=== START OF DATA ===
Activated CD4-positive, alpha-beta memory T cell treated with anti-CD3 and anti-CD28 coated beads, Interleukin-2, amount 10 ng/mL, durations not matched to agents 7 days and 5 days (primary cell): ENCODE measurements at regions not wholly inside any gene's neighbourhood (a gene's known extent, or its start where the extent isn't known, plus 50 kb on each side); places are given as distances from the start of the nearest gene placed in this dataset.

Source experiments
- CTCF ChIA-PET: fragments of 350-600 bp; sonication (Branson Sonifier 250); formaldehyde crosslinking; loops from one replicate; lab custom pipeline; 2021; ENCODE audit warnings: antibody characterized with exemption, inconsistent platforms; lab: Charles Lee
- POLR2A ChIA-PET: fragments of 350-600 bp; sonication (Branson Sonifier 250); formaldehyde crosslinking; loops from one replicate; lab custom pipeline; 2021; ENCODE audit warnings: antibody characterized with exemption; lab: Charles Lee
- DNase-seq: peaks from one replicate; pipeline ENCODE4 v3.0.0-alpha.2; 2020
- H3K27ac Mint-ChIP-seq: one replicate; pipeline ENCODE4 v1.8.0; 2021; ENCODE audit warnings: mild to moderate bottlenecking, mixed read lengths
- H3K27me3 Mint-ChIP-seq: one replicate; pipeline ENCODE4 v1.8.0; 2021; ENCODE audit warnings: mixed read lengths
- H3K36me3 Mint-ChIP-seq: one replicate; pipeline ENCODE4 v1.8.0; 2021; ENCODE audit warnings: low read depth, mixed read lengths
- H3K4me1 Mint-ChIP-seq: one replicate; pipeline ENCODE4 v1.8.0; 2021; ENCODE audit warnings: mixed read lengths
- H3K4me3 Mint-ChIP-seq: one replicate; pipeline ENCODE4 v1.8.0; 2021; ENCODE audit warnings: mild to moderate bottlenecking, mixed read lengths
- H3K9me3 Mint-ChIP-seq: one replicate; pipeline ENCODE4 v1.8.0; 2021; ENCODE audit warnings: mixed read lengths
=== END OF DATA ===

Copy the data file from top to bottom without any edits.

Activated CD4-positive, alpha-beta memory T cell treated with anti-CD3 and anti-CD28 coated beads, Interleukin-2, amount 10 ng/mL, durations not matched to agents 7 days and 5 days (primary cell): ENCODE measurements at regions not wholly inside any gene's neighbourhood (a gene's known extent, or its start where the extent isn't known, plus 50 kb on each side); places are given as distances from the start of the nearest gene placed in this dataset.

Source experiments
- CTCF ChIA-PET: fragments of 350-600 bp; sonication (Branson Sonifier 250); formaldehyde crosslinking; loops from one replicate; lab custom pipeline; 2021; ENCODE audit warnings: antibody characterized with exemption, inconsistent platforms; lab: Charles Lee
- POLR2A ChIA-PET: fragments of 350-600 bp; sonication (Branson Sonifier 250); formaldehyde crosslinking; loops from one replicate; lab custom pipeline; 2021; ENCODE audit warnings: antibody characterized with exemption; lab: Charles Lee
- DNase-seq: peaks from one replicate; pipeline ENCODE4 v3.0.0-alpha.2; 2020
- H3K27ac Mint-ChIP-seq: one replicate; pipeline ENCODE4 v1.8.0; 2021; ENCODE audit warnings: mild to moderate bottlenecking, mixed read lengths
- H3K27me3 Mint-ChIP-seq: one replicate; pipeline ENCODE4 v1.8.0; 2021; ENCODE audit warnings: mixed read lengths
- H3K36me3 Mint-ChIP-seq: one replicate; pipeline ENCODE4 v1.8.0; 2021; ENCODE audit warnings: low read depth, mixed read lengths
- H3K4me1 Mint-ChIP-seq: one replicate; pipeline ENCODE4 v1.8.0; 2021; ENCODE audit warnings: mixed read lengths
- H3K4me3 Mint-ChIP-seq: one replicate; pipeline ENCODE4 v1.8.0; 2021; ENCODE audit warnings: mild to moderate bottlenecking, mixed read lengths
- H3K9me3 Mint-ChIP-seq: one replicate; pipeline ENCODE4 v1.8.0; 2021; ENCODE audit warnings: mixed read lengths